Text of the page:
Girl of My Dreams
Girl of My Dreams
A sweeping novel of Hollywood in the 1930s, Girl of My Dreams captures the essence of the Golden Age, when Hollywood became the global fantasy capital it remains today.
Screenwriter: Owen Jant is a young writer who comes of age at the intersection of Hollywood, the Depression, and the Communist Party. At every turn, he is finding, and losing, his way.
Hollywood Star: The glamorous Palmyra Millevoix – complex, gifted, mysterious – is more agitated than pleased by her fame. If she had not been a movie star, she could have been Grushenka, siren of the Karamazov saga.
Studio Mogul: Founder of Jubilee Pictures, Mossy Zangwill is not the last tycoon but the last of the old-style chieftains and first of the corporate moderns, clawing his way from a fatherless home in the Bronx to become a rival to the Warners and Mayers, reigning kings of Hollywood.
Propelled by the suicide of an innocent victim of studio politics, Owen falls in improbable love with Palmyra, who is in turn relentlessly pursued by Mossy, the autocratic studio head. The drawing and re-drawing of the triangle between screenwriter, star, and tycoon – intense, devious, seductive – frames the education of Owen Jant.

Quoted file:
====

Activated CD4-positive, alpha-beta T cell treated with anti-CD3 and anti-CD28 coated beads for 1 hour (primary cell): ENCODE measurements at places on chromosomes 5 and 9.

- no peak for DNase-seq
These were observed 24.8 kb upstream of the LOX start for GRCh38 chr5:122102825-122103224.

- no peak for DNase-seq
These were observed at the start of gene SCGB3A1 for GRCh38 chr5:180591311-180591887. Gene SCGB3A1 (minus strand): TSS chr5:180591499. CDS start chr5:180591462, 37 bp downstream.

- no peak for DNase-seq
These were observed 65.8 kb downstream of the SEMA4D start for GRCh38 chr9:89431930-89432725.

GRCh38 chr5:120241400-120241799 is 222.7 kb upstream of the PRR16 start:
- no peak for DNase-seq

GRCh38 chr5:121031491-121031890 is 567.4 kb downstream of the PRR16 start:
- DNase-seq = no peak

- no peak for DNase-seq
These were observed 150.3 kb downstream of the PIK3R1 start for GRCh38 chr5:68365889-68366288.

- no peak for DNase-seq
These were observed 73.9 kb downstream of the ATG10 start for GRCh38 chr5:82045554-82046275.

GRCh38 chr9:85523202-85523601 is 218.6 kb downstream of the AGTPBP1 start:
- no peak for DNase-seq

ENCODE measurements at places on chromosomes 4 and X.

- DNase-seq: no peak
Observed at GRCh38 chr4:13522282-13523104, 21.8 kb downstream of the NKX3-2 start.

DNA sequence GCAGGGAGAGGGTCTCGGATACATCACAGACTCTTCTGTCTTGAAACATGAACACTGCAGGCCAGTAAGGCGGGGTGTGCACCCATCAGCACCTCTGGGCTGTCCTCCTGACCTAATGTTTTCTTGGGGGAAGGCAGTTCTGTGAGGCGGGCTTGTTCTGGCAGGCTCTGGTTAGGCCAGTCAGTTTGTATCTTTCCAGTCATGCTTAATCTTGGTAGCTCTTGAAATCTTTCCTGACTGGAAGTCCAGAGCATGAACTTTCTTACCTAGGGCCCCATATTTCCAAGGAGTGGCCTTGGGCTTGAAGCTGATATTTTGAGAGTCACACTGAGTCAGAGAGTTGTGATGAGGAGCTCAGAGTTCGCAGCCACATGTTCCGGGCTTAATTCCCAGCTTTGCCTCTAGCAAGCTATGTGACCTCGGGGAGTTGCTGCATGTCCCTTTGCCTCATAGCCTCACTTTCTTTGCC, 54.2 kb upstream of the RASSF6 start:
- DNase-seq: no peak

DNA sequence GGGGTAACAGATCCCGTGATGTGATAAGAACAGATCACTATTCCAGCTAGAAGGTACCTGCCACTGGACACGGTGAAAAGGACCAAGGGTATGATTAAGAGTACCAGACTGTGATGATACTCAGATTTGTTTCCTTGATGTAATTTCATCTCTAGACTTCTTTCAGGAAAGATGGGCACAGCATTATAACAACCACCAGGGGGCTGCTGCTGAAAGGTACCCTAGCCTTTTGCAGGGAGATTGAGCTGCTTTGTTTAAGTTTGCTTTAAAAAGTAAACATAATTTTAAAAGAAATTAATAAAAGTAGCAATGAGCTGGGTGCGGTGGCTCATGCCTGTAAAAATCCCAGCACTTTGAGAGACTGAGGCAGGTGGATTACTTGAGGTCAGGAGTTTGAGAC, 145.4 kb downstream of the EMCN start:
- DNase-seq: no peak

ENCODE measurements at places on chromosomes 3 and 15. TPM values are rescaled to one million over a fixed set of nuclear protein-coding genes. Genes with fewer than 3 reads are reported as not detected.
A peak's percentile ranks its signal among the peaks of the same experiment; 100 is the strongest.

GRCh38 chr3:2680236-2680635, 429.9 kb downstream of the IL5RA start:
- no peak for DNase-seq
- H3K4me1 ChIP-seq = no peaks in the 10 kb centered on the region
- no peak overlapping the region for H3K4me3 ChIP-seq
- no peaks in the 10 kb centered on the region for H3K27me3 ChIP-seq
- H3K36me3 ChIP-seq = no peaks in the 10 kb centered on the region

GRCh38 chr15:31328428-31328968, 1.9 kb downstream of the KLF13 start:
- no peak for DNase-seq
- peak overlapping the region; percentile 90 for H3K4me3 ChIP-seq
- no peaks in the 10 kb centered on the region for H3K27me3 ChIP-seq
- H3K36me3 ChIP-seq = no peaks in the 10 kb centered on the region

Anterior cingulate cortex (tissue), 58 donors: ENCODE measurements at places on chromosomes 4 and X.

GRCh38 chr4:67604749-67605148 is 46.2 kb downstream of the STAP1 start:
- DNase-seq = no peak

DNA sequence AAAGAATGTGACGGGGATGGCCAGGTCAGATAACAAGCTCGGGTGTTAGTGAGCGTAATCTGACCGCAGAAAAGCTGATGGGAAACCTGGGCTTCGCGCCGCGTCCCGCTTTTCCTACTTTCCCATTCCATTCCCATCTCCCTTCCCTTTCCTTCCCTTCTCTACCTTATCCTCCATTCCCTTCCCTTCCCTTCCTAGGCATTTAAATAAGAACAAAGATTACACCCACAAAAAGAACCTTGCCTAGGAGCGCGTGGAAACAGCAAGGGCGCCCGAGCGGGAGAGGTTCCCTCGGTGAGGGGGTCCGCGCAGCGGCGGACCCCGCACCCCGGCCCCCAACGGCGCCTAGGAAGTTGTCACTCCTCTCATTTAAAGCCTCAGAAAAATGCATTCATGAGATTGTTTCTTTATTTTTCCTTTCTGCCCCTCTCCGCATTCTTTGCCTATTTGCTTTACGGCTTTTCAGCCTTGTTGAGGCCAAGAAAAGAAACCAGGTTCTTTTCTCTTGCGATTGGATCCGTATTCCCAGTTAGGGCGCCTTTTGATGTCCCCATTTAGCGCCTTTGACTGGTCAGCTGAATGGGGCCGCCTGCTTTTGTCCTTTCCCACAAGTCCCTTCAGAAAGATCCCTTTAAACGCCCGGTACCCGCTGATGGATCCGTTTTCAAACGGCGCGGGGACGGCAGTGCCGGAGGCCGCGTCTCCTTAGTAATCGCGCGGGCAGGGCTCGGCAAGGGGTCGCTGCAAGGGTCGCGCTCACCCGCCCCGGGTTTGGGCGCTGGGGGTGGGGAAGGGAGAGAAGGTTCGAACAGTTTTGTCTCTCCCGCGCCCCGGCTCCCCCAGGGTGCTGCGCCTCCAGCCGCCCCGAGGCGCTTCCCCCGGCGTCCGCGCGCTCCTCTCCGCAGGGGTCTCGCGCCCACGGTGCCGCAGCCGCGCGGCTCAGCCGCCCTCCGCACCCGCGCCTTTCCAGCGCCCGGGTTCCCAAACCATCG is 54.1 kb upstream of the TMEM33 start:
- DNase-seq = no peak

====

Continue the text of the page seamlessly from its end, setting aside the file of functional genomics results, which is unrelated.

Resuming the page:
The cast of characters, like the narrative, is expansive. Clark Gable, Marlene Dietrich, the Prince of Wales, Edward G. Robinson, the gossip columnists Louella Parsons and Walter Winchell, and the legendary San Francisco labor leader Harry Bridges all show up. So do murder, labor strife, sex, conspiracy, even desecration of a corpse. In the shocking climax to Girl of My Dreams, Owen Jant himself, not without paying a high price, at last climbs the ladder to maturity.
Lurid, juicy, scandal-driven, Girl of My Dreams paints the epic sweep of an American era in bold strokes.
Read an excerpt published in online literary magazine, The Straddler.